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Chester's mom
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not sure if this is the right place for this... im really new here :eek: I registered because I am planning to get another golden puppy this summer from Tashora :). My dog passed away a year ago and I did not think I would ever be able to move on, but now a year later it looks like I really want another golden. York came from Russia with my family when we all moved, his parents were from Belgium. He was truly the best dog, I am still heartbroken and the pain isn't any worse a year later when I really think about it.
I decided to get a puppy when my cat passed away during a really complex 7000$ surgery 3 weeks ago. That night, I truly felt empty. And now with only one kitty left at my parents house, I just feel lonely. I am so beyond excited for my new puppy, but will never be able to truly say goodbye to my York. So this is for him.



Fading Memories

13 years ago, as I opened the door to the sun filled living room of our Moscow apartment, my stomach filled with butterflies. This was it. I was so excited. I was about to see what would become my very own first dog. I stepped into the living room with my small five-year-old feet and there he was; our five month old dog, York, the ugliest puppy out of the litter.

‘I wonder if they realize how ugly he is...’ I thought to myself about my parents.

Surely, I didn’t want to disappoint them, so I decided to just go along with it. I came up to pet him and as I put my small hand on his giant head I realized just how soft he was. Back then, I didn’t think anything of that moment. I mean, after all, he was only a dog. It’s ironic because now that moment is the most vivid memory in my mind. It’s the memory of how I met my best friend and as I sit here and I look deep into his eyes, I realize, I finally realize how much he means to me. Now the last thing I would ever want to do is let him go.

All these moments, they flash in my head. I remember how that summer 13 years ago, we took York to our summerhouse for the first time. I was absolutely ecstatic because I would get to teach him how to play fetch and tug-of-war and so many other cool tricks. So I brought sticks, treats, and a ball. As he jumped out of the trunk, I quickly stole him away from the rest of the family and lead him to the end of our yard. I threw that ball and he just sat there and stared at me without any confusion in his eyes, as if he was watching me practice throwing. I tried it again, and again, and again. I tossed treats and sticks and he simply sat there and looked at me throwing stuff. I was devastated. Not only did we get an ugly dog, he didn’t know how to do anything. I gave up, and sat down on the grass and looked at him. He had huge cow-like eyes and he looked right back into mine.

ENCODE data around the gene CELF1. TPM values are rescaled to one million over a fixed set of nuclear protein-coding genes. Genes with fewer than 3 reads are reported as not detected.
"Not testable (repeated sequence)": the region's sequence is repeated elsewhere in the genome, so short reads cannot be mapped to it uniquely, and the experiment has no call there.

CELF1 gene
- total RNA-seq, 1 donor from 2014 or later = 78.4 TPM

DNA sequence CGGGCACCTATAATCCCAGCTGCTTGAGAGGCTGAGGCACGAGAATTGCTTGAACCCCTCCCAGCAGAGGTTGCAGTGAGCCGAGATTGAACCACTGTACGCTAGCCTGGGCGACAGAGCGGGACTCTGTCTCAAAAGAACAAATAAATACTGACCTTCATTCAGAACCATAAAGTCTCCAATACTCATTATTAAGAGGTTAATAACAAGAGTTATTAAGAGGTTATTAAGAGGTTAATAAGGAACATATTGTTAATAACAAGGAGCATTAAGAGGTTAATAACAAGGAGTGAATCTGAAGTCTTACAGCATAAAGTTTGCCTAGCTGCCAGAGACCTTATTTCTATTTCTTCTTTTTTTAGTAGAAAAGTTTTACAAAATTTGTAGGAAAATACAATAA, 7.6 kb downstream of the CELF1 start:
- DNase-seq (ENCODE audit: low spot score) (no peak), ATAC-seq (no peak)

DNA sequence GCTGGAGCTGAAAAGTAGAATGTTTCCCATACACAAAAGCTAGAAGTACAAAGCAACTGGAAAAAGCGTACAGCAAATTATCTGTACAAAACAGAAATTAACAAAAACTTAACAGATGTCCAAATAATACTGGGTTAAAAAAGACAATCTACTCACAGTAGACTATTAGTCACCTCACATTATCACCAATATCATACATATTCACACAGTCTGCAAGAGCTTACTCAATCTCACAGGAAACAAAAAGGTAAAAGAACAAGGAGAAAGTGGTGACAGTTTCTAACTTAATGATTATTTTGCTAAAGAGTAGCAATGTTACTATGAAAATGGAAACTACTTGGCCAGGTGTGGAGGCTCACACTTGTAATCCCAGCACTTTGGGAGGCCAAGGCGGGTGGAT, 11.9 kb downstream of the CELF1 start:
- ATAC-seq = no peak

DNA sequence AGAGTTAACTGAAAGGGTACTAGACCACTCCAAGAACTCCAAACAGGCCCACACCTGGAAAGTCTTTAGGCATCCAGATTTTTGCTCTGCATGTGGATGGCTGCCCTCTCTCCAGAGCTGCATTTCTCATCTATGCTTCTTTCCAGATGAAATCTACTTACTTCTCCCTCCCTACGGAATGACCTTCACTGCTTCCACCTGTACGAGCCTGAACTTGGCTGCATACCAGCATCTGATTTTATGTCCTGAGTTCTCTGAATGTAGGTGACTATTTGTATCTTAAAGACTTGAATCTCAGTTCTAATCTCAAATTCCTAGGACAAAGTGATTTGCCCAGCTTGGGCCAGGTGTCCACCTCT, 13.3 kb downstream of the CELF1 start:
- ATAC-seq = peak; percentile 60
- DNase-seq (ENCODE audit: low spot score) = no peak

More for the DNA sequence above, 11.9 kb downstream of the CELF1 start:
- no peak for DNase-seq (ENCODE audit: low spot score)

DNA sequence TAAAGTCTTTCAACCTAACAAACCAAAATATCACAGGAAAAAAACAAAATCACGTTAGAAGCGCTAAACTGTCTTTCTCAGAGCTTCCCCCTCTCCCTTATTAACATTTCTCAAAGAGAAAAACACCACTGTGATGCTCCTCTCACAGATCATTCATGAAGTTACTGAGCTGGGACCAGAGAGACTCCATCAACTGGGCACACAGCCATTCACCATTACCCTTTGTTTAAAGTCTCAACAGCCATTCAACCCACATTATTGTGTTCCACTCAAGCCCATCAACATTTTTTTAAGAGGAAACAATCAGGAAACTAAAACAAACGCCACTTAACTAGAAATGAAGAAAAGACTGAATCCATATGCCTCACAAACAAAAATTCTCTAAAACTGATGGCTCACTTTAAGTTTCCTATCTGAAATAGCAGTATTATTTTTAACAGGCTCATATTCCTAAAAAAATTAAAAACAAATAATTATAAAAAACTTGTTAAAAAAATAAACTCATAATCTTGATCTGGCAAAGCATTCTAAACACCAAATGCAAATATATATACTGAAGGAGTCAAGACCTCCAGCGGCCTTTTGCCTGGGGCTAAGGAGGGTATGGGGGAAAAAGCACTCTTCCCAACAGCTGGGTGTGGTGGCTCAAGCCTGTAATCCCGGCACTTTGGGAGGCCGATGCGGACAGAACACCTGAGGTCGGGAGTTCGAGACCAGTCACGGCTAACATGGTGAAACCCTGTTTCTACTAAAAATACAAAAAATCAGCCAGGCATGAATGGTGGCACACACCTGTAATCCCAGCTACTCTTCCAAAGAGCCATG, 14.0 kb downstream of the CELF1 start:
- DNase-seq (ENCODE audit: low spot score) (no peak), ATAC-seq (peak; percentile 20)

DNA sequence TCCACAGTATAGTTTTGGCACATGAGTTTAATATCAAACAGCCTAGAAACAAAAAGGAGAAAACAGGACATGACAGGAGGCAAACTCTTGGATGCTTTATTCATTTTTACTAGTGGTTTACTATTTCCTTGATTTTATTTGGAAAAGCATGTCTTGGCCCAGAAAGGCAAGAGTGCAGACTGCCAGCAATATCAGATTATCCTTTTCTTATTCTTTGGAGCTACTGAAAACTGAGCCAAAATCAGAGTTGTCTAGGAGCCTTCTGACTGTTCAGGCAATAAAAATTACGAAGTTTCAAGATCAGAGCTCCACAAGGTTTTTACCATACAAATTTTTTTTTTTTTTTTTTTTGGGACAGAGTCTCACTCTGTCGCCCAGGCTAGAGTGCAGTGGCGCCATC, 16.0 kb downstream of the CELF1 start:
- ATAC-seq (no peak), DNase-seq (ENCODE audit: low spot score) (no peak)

“Go away!” I said to him in a mad, childish voice.

He looked at me for a split second and then turned around and walked towards the pond in the back of our yard. Without any hesitation, he got in and put his head underwater.

I was confused ‘What the heck was he doing? What an odd dog.’ I thought to myself.

With his nose and eyes underwater and his ears just floating on top he walked around in weirdly shaped circles. It took a while but I later figured out that he was watching snails on the bottom of the pond and following them around everywhere they went. That summer I figured out that York wasn’t the type of dog to play fetch at all. He preferred rolling in mud, then running around, and shaking it onto everyone around him. He liked to chase rabbits and ducks, and he liked to “snail-watch”. I guess dog toys just weren’t his thing. These memories make me smile because I know deep inside he hasn’t changed much.

As I sit here now and I pet him, I realize how beautiful he is. I am reminded how 12 years ago, a year after we got him, my parents decided to take him to a dog show. When they brought him there the breeders didn’t believe that it was the same ugly duckling they had sold to them just a year earlier. They double checked all their paper work and York’s tattoo and he ended up winning the best of breed award in Russia that year. My ugly crocodile looking puppy became the most beautiful golden retriever in Russia. And here he is, lying in front of me on this soft pillow in this tiny room. I think to myself of all the people and their dogs that must’ve sat here before me, all the memories that must’ve flashed through their heads.

I wonder how lonely they felt leaving this room. I remember how lonely I was the four months I had to live without York, when my family and I first moved to Canada 10 years ago. I didn’t know a word of English so at school I was always really misunderstood and I never knew what people wanted from me. When York finally came from Russia he and I became inseparable. He kept me going at the end of every day; I always thought no matter what happened it would be okay because I would always have my dog, and he was all I ever needed.